Fear stalks Uttar Pradesh as people are reminded of Kashmir at every step

Not only are Kashmiris unwelcome and suspects in the state, the Internet shutdown, excesses by the police and arrests for social media posts remind people of Kashmir and the Valley of fear

Fear stalks Uttar Pradesh as people are reminded of Kashmir at every step
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Sunita Shahi

December has been a cruel month in Uttar Pradesh. For the first time, internet services were shut down in the state for almost a week. The common man was suddenly a potential threat to the mighty state ruled by Yogi Adityanath and people could no longer send or receive a simple text message.

The silver lining, if there was one, was that it made people think of Kashmiris, where the internet remains suspended for over five months. There were other things that reminded people in UP of Kashmir. Not only did the Uttar Pradesh Police claim that they had credible information that Kashmiris had engineered violence in Lucknow on December 19 ( signalling clearly that UP is no longer safe for Kashmiris, who could be picked up on suspicion), but a majority of the 75 districts in the state witnessed stone pelting and police brutality.

The chilling words of Union Home Minister Amit Shah, who declared at an election rally in Jharkhand on December 3, “ When in 2024 the Congress comes to encash its vote bank, BJP would have implemented the National register of Citizens (NRC) in the entire country and would have identified and thrown out every infiltrator”, were clear enough and left not just Muslims but also Hindu liberals in no doubt about what he meant.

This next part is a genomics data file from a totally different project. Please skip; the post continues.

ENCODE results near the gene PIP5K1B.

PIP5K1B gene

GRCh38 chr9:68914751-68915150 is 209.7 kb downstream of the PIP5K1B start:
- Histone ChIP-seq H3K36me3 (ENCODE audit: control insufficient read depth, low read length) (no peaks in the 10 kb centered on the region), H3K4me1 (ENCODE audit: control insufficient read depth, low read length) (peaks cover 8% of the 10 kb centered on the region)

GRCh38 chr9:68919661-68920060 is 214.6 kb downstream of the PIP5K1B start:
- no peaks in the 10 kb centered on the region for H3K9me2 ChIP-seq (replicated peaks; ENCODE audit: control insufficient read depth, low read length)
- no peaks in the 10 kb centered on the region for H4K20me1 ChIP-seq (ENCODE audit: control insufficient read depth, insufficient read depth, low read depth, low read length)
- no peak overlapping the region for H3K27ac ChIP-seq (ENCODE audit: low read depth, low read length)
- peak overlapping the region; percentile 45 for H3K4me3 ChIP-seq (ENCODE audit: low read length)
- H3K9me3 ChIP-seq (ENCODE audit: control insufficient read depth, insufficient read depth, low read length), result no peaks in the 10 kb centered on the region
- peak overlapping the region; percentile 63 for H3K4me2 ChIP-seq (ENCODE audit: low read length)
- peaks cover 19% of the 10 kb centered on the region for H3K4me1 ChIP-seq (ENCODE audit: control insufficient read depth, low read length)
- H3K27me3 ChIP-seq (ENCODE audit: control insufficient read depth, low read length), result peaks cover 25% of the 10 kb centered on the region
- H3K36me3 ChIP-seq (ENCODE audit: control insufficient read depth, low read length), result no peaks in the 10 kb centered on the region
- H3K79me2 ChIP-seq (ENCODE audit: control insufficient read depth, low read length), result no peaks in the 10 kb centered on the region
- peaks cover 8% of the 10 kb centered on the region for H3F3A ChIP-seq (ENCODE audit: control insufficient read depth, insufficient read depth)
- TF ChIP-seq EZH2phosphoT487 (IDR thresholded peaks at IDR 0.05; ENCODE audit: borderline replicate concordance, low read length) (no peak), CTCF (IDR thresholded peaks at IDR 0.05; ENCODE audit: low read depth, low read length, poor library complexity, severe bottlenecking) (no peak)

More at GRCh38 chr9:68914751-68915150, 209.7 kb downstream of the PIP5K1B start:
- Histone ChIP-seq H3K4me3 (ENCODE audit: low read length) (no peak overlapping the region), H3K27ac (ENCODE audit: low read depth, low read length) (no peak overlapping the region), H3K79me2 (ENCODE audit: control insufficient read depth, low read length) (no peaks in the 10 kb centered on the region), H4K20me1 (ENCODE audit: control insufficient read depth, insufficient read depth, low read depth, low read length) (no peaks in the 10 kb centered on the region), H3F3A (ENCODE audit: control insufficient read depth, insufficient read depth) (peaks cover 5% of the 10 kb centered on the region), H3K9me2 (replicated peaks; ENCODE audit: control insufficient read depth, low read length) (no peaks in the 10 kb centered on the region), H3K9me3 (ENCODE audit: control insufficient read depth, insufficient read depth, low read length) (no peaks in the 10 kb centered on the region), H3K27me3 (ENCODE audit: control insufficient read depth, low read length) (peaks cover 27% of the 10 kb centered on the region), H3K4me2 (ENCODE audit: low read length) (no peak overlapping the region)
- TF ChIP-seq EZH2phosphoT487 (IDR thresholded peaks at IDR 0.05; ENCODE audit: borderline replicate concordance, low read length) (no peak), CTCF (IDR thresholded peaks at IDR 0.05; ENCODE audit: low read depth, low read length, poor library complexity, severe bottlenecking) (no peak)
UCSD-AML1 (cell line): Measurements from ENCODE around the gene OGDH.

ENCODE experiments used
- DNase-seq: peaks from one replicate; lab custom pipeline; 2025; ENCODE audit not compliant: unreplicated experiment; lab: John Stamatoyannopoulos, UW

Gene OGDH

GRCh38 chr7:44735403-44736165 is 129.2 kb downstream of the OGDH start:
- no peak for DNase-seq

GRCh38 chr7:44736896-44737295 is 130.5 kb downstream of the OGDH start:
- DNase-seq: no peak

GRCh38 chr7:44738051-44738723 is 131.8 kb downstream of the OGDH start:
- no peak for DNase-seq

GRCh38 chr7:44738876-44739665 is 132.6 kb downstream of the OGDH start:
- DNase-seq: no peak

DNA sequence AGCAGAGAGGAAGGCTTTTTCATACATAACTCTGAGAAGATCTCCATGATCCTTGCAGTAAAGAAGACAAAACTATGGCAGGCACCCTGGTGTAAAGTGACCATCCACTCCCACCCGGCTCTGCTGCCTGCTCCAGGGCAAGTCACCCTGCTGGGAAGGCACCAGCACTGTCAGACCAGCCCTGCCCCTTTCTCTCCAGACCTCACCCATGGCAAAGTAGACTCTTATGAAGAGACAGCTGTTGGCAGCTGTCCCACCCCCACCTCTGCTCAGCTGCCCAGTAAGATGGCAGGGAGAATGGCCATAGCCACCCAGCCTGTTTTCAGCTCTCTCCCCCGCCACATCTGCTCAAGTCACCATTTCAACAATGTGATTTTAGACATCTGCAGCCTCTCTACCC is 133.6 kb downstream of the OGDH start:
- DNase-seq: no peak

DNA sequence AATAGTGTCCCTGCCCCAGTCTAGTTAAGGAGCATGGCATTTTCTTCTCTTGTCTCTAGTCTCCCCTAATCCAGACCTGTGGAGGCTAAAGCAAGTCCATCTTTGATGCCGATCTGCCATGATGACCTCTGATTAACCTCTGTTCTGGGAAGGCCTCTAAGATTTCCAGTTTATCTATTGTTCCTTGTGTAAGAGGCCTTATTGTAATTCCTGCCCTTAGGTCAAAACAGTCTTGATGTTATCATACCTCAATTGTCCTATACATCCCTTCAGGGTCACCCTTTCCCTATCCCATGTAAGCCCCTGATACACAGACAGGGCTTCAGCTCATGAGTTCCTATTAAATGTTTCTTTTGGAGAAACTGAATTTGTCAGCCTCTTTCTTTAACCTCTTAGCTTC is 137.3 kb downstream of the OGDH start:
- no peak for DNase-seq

If that was not enough, Uttar Pradesh Police and the Rapid Action Force of the CRPF treated protesters like they do with the stone pelters in Kashmir. Fortunately, in the age of cell phones, not all but some acts of police brutality are now available in videos. Policemen raining blows indiscriminately, firing surreptitiously, firing tear gas shells, rubber bullets and stun grenades, even pelting stones themselves — were as menacing and as effective as the CRPF and the Army in Kashmir.

Protesting peacefully, policemen would say, was not just illegal in view of the prohibitory orders promulgated over the entire state (which itself is dubbed as illegal by legal experts) but also anti-national. In western UP, young protesters seem to have been picked up by the police and handed over to men in plainclothes (civil defence force or vigilante groups), who are said to have taken perverse pleasure in assaulting the men in captivity.

There is apparently no record of such ‘arrests’ and the ‘arrested’ were told to behave and not take part in future protests. Or else, the families would pay. Indeed, in Muzaffarnagar, police are said to have sealed shops owned by the minority community and accused the owners of instigating violence. Fines have been randomly and arbitrarily imposed to ostensibly recover costs of damage to public property during the protests.